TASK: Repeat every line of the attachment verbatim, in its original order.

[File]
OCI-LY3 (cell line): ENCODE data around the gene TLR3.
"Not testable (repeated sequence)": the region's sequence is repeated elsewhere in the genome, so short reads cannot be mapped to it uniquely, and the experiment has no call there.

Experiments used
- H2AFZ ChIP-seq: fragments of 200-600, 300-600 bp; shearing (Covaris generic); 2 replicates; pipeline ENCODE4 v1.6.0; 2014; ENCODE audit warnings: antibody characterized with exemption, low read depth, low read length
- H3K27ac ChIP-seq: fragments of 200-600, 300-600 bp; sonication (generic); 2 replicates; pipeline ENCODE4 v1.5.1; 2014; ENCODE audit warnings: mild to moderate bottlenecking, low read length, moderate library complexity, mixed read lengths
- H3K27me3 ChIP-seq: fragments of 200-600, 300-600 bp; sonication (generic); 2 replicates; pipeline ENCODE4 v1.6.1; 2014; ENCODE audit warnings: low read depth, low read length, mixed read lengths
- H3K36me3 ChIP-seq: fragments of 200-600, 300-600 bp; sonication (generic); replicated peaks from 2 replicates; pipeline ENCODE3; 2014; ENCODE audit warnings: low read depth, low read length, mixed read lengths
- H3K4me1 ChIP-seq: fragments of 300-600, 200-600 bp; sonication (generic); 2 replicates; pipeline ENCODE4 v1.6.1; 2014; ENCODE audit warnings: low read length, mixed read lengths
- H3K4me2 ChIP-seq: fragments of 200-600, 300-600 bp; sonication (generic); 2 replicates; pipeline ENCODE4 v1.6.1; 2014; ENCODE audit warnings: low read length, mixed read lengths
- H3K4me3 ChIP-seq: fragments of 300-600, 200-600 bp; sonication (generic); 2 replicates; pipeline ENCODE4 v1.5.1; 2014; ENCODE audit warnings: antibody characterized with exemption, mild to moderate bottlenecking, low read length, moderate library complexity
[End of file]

OCI-LY3 (cell line): ENCODE data around the gene TLR3.
"Not testable (repeated sequence)": the region's sequence is repeated elsewhere in the genome, so short reads cannot be mapped to it uniquely, and the experiment has no call there.

Experiments used
- H2AFZ ChIP-seq: fragments of 200-600, 300-600 bp; shearing (Covaris generic); 2 replicates; pipeline ENCODE4 v1.6.0; 2014; ENCODE audit warnings: antibody characterized with exemption, low read depth, low read length
- H3K27ac ChIP-seq: fragments of 200-600, 300-600 bp; sonication (generic); 2 replicates; pipeline ENCODE4 v1.5.1; 2014; ENCODE audit warnings: mild to moderate bottlenecking, low read length, moderate library complexity, mixed read lengths
- H3K27me3 ChIP-seq: fragments of 200-600, 300-600 bp; sonication (generic); 2 replicates; pipeline ENCODE4 v1.6.1; 2014; ENCODE audit warnings: low read depth, low read length, mixed read lengths
- H3K36me3 ChIP-seq: fragments of 200-600, 300-600 bp; sonication (generic); replicated peaks from 2 replicates; pipeline ENCODE3; 2014; ENCODE audit warnings: low read depth, low read length, mixed read lengths
- H3K4me1 ChIP-seq: fragments of 300-600, 200-600 bp; sonication (generic); 2 replicates; pipeline ENCODE4 v1.6.1; 2014; ENCODE audit warnings: low read length, mixed read lengths
- H3K4me2 ChIP-seq: fragments of 200-600, 300-600 bp; sonication (generic); 2 replicates; pipeline ENCODE4 v1.6.1; 2014; ENCODE audit warnings: low read length, mixed read lengths
- H3K4me3 ChIP-seq: fragments of 300-600, 200-600 bp; sonication (generic); 2 replicates; pipeline ENCODE4 v1.5.1; 2014; ENCODE audit warnings: antibody characterized with exemption, mild to moderate bottlenecking, low read length, moderate library complexity